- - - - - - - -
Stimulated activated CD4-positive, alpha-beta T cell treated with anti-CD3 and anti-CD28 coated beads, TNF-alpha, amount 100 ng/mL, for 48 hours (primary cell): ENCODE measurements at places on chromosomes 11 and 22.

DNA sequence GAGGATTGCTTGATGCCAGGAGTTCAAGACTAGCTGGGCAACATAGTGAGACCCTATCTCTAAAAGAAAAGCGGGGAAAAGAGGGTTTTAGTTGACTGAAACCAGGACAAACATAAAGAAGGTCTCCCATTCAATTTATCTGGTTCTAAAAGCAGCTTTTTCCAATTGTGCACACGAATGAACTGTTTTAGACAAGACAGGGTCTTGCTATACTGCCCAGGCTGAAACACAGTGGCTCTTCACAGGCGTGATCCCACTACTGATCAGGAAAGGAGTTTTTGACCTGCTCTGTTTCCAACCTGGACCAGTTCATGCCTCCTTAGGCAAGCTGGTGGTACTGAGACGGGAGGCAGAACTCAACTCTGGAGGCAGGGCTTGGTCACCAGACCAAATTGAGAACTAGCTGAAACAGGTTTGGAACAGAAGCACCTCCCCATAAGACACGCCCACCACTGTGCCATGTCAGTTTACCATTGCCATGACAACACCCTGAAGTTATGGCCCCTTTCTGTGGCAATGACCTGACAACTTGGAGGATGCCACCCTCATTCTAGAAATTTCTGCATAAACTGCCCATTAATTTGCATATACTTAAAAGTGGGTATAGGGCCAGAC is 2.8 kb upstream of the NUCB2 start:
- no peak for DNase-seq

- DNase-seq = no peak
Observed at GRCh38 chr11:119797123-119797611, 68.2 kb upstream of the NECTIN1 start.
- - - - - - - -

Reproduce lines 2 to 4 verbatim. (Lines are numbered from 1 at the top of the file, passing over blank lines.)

DNA sequence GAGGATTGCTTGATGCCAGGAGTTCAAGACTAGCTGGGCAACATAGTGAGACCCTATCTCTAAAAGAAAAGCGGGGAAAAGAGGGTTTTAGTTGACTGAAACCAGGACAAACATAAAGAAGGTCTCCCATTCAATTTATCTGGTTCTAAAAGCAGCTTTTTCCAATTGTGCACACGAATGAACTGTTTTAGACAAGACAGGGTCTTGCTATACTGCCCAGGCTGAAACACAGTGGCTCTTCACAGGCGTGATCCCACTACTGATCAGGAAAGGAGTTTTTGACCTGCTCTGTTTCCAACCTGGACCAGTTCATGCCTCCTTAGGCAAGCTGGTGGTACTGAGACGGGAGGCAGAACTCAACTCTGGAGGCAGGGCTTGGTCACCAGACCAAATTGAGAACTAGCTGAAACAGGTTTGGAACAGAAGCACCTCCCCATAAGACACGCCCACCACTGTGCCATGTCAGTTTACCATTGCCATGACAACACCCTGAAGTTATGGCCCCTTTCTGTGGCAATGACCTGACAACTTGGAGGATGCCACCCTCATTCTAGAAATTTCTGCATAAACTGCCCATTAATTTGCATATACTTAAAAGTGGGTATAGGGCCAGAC is 2.8 kb upstream of the NUCB2 start:
- no peak for DNase-seq

- DNase-seq = no peak